50 for 50 — The Greatest Stories in Doctor Who History — #23

As ever, change is sometimes for the better. With Doctor Who, change and growth has become a fundamental part of its life. For the tenth time, the man in a police box changes his appearance once more. It’s partly by luck that within the last couple of weeks, it’s been announced that Matt Smith is moving on….The Eleventh Hour is almost over already, barely as we started to get to know him….

Only one of three stories I’ve selected from his era, The Eleventh Hour works in a way that no other introductory story works. Written as such, Mr. Moffat sets up a full story arc for the following episodes, something that (apart from Torchwood references aside), no other regeneration story has done….The idea of the crack on the wall, with whatever it contained is a stroke of genius, purloined by Moffat, as his son was scared by the one in his bedroom wall….Never before has the full time traveling ‘schtick’ ever been used in this way.

The newly regenerated Doctor, all fish fingers and custard, not even knowing his own taste buds yet meets the 7-year-old, charming but strange Amelia Pond, parentless it seems, and promises to return. Unfortunately for Amelia, the TARDIS takes 12 years to return, and by then Amelia now has major issues and is working as a ‘kissogram’….Well, ok, couldn’t have foreseen Letts and Dicks doing that one….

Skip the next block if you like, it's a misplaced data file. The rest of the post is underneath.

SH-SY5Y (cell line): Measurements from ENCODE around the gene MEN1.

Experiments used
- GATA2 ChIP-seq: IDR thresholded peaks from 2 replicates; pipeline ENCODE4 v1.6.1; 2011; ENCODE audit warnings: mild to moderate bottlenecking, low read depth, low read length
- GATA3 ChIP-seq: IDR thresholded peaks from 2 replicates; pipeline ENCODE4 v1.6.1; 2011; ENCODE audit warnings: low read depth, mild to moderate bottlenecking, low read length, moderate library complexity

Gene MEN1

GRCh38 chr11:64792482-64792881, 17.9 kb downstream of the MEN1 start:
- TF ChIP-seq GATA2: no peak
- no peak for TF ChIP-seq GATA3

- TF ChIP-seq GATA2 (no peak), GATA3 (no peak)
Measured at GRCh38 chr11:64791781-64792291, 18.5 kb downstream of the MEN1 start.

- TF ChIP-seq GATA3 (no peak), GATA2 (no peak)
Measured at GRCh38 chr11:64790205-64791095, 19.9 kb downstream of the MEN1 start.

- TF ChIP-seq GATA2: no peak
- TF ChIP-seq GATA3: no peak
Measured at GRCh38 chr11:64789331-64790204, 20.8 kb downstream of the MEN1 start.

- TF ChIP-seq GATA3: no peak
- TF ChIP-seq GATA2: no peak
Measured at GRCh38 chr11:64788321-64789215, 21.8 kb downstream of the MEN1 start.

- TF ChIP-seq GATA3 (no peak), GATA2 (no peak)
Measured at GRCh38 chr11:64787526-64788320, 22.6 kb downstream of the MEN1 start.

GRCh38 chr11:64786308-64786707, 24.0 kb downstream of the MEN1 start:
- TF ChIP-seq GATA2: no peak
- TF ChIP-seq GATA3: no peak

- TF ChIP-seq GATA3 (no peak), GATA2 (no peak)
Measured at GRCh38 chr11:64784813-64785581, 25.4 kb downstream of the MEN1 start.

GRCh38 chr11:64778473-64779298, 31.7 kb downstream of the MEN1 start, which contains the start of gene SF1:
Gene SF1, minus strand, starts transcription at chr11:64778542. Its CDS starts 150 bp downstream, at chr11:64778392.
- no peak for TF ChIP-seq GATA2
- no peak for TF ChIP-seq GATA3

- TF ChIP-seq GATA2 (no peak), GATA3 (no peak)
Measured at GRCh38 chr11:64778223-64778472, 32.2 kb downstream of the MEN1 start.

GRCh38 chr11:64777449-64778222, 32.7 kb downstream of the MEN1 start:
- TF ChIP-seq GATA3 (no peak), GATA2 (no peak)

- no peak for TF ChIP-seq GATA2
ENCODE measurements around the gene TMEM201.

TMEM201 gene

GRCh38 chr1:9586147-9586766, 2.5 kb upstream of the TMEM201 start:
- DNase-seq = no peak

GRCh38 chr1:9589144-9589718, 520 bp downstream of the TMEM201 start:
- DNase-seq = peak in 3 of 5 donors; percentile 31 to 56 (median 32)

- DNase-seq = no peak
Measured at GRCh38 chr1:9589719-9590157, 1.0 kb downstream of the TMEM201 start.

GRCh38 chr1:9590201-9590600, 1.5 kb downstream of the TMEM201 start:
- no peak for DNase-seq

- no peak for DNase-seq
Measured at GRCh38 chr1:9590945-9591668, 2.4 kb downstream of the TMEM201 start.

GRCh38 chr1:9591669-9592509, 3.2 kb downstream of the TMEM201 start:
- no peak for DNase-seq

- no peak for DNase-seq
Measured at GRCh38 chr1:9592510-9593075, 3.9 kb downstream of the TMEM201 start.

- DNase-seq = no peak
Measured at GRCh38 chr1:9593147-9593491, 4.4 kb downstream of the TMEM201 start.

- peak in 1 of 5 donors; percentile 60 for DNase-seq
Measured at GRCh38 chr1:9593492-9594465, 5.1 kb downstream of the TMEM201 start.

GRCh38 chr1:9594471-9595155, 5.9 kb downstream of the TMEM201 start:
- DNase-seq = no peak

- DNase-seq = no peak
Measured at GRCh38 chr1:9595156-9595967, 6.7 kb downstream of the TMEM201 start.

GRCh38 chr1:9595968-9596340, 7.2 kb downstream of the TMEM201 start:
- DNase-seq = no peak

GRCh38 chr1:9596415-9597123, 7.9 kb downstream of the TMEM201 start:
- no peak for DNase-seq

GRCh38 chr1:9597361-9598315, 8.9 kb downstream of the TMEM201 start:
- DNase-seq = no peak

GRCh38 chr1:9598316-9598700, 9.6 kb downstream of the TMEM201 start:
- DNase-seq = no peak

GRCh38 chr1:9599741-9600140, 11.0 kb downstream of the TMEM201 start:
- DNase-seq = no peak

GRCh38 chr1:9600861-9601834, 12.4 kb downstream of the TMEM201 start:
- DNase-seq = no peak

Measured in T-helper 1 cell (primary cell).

Getting an intro like they get in this tale, Amy (and Rory too, perhaps more likable than his wife to be) gets such a huge backstory that it’s difficult to not like them, and feel like you know them well from the off. It’s also nice to get away from the love interest for the Doctor aspect, that seems to rear it’s ugly head nowadays. And the Doctor….Matt Smith nails it from the off, ‘stranger’ than he seems later on in his era (yes, already!), but not as zany , Smith seems to mature throughout this, as the mad man with a box, finally gets to see his new TARDIS, these scenes are spell-binding almost….Matt owns the screen, for someone we’d never heard of before he was announced, they certainly chose well.

If all his episodes came across like his debut, and were written with the same love and attention that this one receives, I think I’d be a far bigger fan of this era….As it is, perhaps time (and timey-wimey) will be kind to a confusing, but memorable addition to the 50-year chronicles of the ‘Mad man in a box’… — Andy

Alan’s #23 — Inferno
David’s #23 — The Unquiet Dead
Steve’s #23 — The Curse of Fenric

The sheer inevitability, nay even audacity, of #22 becomes manifest next week.